If you like classic country music straight from the late 40s/ early ’50s look no further, this ep is for you. Three songs are from the pen of Miss Scarlett, and Frankie Riedel wrote the fourth one (Wondering). So not only we have a pretty good singer with a vibrant voice but also a solid songwriter.
“You Were so Blind” is a superb hillbilly that has nothing to envy to Wayne Hancock. “A Painting on the Wall” is a soulful ballad with a haunting steel guitar. Though good, it could easily be one minute shorter to be more efficient.
B-side kicks off with “The Day Will Come,” another tune strongly-led by the double bass. Supported by a delicate guitar picking, “Wondering,” a duet with Phil Morgan, closes the set in beauty.



Mad Tubes (the)

Mad Tubes (the) – Rockin’ Roots

mad tubes

El Toro [2010]
Up the Line – Little Mixed Up – Dust My Broom – Big Legs Woman – You Know You Hurt Me – T-Bone Shuffle – Wig Hat – Don’t Bug Me Baby – Black Brown and White – Don’t Be Gone Long – Love My Baby – Hot Tamales – Treat Me Right – Your Bite So Tight – Hot Road Blues

The Mad Tubes are an Italian trio that plays Chicago Blues with a rockabilly attitude similar to the Paladins or the Nervous Fellas. Next to their own numbers, the songs come from the catalogs of Robert Johnson, T-Bone Walker, and Little Walter. Both the guitar player and the bassist sing which adds diversity to their sound. It’s an enjoyable release played by three excellent musicians with solid originals. The guitar sound is OK too though I’d probably enjoyed a grittier and fuller production especially on the voices that sound a bit thin.

Fred “Virgil” Turgis

Mitch Woods

Mitch Woods Jukebox drive

Mitch Woods – Jukebox Drive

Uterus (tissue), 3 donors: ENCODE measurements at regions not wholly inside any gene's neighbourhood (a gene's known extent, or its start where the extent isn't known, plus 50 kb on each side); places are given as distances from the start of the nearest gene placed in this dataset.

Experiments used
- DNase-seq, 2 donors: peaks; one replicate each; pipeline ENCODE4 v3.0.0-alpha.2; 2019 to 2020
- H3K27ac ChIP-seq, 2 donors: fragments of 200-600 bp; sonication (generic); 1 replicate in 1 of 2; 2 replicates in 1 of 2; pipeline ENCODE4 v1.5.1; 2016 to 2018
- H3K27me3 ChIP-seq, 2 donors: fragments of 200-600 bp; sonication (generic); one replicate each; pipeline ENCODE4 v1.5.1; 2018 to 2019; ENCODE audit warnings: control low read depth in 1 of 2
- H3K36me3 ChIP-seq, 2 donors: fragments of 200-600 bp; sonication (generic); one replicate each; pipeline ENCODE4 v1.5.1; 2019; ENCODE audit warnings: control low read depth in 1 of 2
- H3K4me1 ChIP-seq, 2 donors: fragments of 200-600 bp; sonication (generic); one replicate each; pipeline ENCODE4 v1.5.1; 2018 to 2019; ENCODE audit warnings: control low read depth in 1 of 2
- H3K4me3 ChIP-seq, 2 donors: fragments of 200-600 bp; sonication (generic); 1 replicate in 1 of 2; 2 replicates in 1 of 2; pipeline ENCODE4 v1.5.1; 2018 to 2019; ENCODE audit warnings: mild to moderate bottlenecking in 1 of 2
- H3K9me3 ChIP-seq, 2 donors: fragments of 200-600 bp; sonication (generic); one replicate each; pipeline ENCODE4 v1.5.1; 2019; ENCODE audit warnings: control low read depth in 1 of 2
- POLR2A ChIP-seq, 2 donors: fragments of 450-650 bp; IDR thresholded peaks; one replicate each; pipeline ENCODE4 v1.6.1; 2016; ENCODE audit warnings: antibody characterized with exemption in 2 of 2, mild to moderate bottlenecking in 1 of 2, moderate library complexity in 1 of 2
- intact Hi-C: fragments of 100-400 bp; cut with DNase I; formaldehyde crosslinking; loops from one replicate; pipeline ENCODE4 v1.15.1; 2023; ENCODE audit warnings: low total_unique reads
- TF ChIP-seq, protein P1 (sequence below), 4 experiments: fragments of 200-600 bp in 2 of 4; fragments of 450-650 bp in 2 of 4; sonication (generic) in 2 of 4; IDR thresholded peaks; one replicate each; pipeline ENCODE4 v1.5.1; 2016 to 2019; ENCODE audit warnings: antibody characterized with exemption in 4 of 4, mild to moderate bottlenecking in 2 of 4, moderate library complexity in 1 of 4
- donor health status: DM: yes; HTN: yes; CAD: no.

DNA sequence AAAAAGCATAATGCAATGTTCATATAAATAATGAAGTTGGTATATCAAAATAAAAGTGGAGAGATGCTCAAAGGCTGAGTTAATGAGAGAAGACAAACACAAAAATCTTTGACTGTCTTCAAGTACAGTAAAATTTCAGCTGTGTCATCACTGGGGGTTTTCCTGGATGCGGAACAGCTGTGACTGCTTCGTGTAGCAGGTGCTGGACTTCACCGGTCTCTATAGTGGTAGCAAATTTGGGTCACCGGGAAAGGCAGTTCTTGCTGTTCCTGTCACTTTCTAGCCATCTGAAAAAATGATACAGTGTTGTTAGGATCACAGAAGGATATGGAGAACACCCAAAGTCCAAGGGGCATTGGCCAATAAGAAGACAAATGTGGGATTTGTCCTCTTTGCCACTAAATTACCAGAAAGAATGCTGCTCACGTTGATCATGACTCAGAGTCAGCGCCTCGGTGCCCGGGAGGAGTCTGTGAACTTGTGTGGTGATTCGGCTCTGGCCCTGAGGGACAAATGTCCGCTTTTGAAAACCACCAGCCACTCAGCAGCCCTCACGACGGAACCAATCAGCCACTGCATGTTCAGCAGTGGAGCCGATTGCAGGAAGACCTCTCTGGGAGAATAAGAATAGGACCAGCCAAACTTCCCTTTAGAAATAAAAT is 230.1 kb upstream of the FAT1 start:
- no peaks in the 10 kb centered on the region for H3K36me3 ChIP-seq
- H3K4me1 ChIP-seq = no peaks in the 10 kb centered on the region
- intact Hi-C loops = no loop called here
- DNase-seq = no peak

El Toro Records
Jukebox Drive – Drunk – Boppin’ The Boogie – Blue Light Boogie – Saturday Night Boogie Woogie Man – Blues Hangover – Boogie Woogie Bar-B-Q – Tipitina – Boom Boom – Parchman Farm – Swell Lookin’ Babe – Mitch’s Boogie

Piano player Mitch Woods has made quite a name on the blues/jump scene, releasing numerous albums. He also worked with legends such as John Lee Hooker and Earl King to name but two.

His touring led him to Europe where he stopped in Barcelona, Spain. There, he met one of the finest gang of blues and jump musicians : The Lazy Jumpers. Together they recorded these fine piece of jumpin’ blues, boogie woogie and juicy rhythm and blues.

Half of the 12 songs are Woods’originals, but if the credits weren’t written, you’d swear these are covers as they perfectly fit in the rest of the material. The general inspiration rangess from Louis Jordan to Jimmy Liggins, but you also find a straight blues number with Hooker’s Boom Boom (not very original idea of cover, but well played so… enjoy), a bit of rock’n’roll (the Little Richard inspired “Swell Lookin’ Babe“) and on the jazz side a solid six minute version Mose Allison’s Parchman Farm.

Another nice addition to El Toro Rhythm & Blues serie and one more evidence of the Lazy Jumpers’ talent.
Buy it here.


Fred “Virgil” Turgis

Wise Guyz (the)

Wise Guyz

Wise Guyz (the) – Don’t Touch My Greasy hair [2011]

El Toro
Don’t Touch My Greasy hair – It’s Not Right – I’m A fool – Heat – Hey hey Little Chick – I’ve Kissed You baby – Jukebox Jumpin’ – Rock Me Baby – I wanna Be – Moonlight In The Dark – Kissin’ Is On My Mind – Really Rocket – Girls babies Chicks & Hunnies – Hold Me baby – Let’s Fly To The Stars – Love Me Or Leave me – Goodbye My Baby

This is the fourth album for the Wise Guyz. This quartet comes from Ukrain. The first listen makes clear that Johnny Burnette is an obvious influence for these guys. They try to vary things by bringing a sax on “Heat”and “Hold Me Bay” but it’s not very well exploited and fail to convince like their doo wop attempts (I’ve kissed You). The constant distortion on the voice is, at the end, very disturbing and I was curious after two songs to hear how the singer really sounded. Could he sing without that artifice? It’s only on the 15th song, a gentle ballad, that his “real” voice” could at last be heard. It proves that the band should really play more in this way.

Their originals are good, but far from being unforgettable, and once again I maintain that 17 songs are way too much for a rock’n’roll album , and after 8 songs they all sound more or less the same. Too many musicians forget that Rockabilly is mainly a music made for 45’s.

For fans of desperate rock’n’roll things.

Fred “Virgil” Turgis